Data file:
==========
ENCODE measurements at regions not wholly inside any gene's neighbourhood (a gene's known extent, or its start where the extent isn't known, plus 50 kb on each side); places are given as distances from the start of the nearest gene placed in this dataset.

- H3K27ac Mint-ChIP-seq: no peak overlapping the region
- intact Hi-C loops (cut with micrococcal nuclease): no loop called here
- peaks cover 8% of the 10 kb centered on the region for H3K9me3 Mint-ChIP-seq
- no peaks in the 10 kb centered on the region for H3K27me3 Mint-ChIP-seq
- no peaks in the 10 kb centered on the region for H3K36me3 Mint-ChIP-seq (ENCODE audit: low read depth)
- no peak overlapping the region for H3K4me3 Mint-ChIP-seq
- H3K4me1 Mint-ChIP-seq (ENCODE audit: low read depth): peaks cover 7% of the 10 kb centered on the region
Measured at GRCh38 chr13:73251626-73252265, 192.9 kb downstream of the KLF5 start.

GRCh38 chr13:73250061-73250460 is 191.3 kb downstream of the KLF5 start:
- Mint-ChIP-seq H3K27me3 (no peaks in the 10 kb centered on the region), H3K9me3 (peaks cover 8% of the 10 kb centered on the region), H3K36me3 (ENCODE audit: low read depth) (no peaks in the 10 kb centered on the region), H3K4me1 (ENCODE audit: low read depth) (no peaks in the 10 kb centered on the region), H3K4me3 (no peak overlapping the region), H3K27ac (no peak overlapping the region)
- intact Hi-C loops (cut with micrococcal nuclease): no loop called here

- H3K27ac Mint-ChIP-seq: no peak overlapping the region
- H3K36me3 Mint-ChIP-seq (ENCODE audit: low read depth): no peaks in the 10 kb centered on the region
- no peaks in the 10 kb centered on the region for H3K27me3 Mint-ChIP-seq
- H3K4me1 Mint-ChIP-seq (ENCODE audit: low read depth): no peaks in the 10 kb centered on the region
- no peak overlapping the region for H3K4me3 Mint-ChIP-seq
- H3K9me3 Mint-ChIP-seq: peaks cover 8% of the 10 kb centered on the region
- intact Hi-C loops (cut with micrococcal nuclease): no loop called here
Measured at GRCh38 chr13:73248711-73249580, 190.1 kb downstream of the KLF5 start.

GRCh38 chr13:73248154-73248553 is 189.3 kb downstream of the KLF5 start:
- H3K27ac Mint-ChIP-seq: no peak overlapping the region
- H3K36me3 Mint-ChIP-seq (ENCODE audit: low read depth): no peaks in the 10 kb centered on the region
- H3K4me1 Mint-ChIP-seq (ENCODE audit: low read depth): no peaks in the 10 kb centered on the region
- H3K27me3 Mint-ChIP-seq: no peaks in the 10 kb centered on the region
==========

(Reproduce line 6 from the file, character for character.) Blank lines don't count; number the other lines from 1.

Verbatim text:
- no peaks in the 10 kb centered on the region for H3K36me3 Mint-ChIP-seq (ENCODE audit: low read depth)